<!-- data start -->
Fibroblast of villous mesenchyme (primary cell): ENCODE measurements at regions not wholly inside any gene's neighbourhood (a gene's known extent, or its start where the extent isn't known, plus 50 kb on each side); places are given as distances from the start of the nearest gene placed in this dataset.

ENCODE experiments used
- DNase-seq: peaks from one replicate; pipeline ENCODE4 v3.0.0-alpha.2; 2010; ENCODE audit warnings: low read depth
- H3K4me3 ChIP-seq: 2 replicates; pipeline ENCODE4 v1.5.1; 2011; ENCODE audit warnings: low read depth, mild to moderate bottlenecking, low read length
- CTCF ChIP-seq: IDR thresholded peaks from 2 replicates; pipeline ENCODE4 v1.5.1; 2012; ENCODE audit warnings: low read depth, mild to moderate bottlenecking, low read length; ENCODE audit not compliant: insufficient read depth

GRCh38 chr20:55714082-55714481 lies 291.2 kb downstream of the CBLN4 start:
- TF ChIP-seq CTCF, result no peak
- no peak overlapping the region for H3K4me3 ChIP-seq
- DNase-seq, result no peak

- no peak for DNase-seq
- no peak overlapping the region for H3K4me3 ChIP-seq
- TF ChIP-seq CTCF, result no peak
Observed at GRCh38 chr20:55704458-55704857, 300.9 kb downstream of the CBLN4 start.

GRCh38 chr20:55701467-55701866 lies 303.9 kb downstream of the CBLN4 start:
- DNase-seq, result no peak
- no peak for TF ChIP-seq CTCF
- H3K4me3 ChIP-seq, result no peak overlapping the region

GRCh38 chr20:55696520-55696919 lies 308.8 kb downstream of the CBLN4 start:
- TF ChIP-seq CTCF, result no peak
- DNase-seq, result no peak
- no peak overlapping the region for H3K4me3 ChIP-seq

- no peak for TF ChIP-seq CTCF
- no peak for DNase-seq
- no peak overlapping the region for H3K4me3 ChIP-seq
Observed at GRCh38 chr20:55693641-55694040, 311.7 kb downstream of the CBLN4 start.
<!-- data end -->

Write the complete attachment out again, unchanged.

Fibroblast of villous mesenchyme (primary cell): ENCODE measurements at regions not wholly inside any gene's neighbourhood (a gene's known extent, or its start where the extent isn't known, plus 50 kb on each side); places are given as distances from the start of the nearest gene placed in this dataset.

ENCODE experiments used
- DNase-seq: peaks from one replicate; pipeline ENCODE4 v3.0.0-alpha.2; 2010; ENCODE audit warnings: low read depth
- H3K4me3 ChIP-seq: 2 replicates; pipeline ENCODE4 v1.5.1; 2011; ENCODE audit warnings: low read depth, mild to moderate bottlenecking, low read length
- CTCF ChIP-seq: IDR thresholded peaks from 2 replicates; pipeline ENCODE4 v1.5.1; 2012; ENCODE audit warnings: low read depth, mild to moderate bottlenecking, low read length; ENCODE audit not compliant: insufficient read depth

GRCh38 chr20:55714082-55714481 lies 291.2 kb downstream of the CBLN4 start:
- TF ChIP-seq CTCF, result no peak
- no peak overlapping the region for H3K4me3 ChIP-seq
- DNase-seq, result no peak

- no peak for DNase-seq
- no peak overlapping the region for H3K4me3 ChIP-seq
- TF ChIP-seq CTCF, result no peak
Observed at GRCh38 chr20:55704458-55704857, 300.9 kb downstream of the CBLN4 start.

GRCh38 chr20:55701467-55701866 lies 303.9 kb downstream of the CBLN4 start:
- DNase-seq, result no peak
- no peak for TF ChIP-seq CTCF
- H3K4me3 ChIP-seq, result no peak overlapping the region

GRCh38 chr20:55696520-55696919 lies 308.8 kb downstream of the CBLN4 start:
- TF ChIP-seq CTCF, result no peak
- DNase-seq, result no peak
- no peak overlapping the region for H3K4me3 ChIP-seq

- no peak for TF ChIP-seq CTCF
- no peak for DNase-seq
- no peak overlapping the region for H3K4me3 ChIP-seq
Observed at GRCh38 chr20:55693641-55694040, 311.7 kb downstream of the CBLN4 start.